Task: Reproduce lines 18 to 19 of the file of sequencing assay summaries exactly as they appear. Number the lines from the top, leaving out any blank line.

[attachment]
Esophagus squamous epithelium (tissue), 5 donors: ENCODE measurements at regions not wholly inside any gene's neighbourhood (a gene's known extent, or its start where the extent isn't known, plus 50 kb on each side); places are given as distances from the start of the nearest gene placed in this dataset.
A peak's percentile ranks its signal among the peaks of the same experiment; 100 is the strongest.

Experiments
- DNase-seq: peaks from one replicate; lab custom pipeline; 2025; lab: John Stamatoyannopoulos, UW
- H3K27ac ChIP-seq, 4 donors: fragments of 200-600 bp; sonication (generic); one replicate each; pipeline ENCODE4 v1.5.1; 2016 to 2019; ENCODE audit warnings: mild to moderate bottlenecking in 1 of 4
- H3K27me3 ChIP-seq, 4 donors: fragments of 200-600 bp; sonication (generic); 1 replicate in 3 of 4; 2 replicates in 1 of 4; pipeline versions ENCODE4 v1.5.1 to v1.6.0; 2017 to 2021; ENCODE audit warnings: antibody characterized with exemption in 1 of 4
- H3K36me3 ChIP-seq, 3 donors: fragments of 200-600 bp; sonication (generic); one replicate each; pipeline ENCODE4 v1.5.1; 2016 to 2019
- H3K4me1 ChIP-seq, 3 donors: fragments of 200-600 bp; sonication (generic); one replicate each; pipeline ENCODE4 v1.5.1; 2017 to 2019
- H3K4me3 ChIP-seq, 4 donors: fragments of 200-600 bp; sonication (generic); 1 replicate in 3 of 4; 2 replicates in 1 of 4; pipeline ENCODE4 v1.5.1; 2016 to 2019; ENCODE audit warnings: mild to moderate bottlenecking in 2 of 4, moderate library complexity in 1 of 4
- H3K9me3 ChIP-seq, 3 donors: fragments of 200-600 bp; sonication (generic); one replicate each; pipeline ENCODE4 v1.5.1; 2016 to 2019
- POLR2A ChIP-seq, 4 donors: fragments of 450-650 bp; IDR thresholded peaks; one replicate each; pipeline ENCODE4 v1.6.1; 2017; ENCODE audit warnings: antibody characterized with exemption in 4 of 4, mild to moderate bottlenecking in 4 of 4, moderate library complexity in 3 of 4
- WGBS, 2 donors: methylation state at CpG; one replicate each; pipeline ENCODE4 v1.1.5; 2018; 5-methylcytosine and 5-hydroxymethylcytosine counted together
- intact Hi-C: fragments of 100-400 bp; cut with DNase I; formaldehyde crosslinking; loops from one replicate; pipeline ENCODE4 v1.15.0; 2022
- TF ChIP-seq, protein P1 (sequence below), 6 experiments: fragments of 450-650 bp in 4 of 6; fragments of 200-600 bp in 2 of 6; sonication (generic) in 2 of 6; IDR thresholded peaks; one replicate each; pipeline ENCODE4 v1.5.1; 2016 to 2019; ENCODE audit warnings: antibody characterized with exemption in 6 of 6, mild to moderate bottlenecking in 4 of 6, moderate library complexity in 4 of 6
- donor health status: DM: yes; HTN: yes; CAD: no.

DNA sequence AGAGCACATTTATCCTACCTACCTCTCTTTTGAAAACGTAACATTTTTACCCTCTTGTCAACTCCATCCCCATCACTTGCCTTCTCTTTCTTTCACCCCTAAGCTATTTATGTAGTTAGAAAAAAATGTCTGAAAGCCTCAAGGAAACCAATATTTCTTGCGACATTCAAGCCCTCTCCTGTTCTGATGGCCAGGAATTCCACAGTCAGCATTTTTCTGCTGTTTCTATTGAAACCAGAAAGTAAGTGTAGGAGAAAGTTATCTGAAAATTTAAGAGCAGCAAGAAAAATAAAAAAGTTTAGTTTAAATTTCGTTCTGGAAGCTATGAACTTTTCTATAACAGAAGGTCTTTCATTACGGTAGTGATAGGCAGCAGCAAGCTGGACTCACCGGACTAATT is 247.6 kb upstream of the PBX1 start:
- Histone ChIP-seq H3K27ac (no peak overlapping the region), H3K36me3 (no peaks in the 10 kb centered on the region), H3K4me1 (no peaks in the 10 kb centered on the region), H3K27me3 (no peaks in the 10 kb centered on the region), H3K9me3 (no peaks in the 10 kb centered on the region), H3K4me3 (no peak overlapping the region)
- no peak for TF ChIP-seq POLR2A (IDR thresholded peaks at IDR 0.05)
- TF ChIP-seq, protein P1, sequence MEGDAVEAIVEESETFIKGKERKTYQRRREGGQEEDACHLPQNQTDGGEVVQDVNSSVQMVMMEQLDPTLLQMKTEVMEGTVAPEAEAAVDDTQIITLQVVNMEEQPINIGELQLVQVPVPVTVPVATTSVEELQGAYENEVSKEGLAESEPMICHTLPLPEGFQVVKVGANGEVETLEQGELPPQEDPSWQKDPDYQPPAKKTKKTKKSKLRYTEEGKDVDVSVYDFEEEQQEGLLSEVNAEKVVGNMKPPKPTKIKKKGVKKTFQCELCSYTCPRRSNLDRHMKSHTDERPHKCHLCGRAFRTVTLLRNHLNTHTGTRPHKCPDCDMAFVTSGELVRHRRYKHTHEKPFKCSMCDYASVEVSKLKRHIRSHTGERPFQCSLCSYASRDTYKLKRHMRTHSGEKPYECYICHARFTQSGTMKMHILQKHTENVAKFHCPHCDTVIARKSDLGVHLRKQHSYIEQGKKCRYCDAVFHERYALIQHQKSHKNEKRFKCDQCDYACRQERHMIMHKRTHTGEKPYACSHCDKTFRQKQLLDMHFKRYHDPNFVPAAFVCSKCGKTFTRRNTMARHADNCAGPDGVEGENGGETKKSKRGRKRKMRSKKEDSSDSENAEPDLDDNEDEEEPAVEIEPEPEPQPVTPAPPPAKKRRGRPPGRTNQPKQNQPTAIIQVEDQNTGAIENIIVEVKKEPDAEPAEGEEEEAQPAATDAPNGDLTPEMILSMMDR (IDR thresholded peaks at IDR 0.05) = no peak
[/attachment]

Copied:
- no peak for TF ChIP-seq POLR2A (IDR thresholded peaks at IDR 0.05)
- TF ChIP-seq, protein P1, sequence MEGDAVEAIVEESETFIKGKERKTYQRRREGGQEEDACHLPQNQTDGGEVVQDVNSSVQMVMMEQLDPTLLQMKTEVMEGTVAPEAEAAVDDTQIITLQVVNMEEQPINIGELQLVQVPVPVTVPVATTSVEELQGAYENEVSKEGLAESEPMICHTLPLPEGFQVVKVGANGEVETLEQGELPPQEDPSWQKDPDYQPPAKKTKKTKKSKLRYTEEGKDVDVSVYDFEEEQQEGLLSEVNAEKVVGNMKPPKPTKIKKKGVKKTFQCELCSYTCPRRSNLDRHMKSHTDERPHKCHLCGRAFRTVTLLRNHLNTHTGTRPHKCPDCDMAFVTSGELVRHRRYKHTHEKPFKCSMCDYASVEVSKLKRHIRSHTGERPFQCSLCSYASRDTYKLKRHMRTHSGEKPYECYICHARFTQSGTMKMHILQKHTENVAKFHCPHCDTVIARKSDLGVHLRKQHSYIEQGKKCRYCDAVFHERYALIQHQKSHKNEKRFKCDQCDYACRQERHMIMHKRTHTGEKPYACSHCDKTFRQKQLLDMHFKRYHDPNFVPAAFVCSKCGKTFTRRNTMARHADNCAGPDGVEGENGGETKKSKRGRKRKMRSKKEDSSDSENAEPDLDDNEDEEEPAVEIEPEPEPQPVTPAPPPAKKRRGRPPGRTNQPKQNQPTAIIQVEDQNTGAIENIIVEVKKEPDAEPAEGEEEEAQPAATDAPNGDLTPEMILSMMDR (IDR thresholded peaks at IDR 0.05) = no peak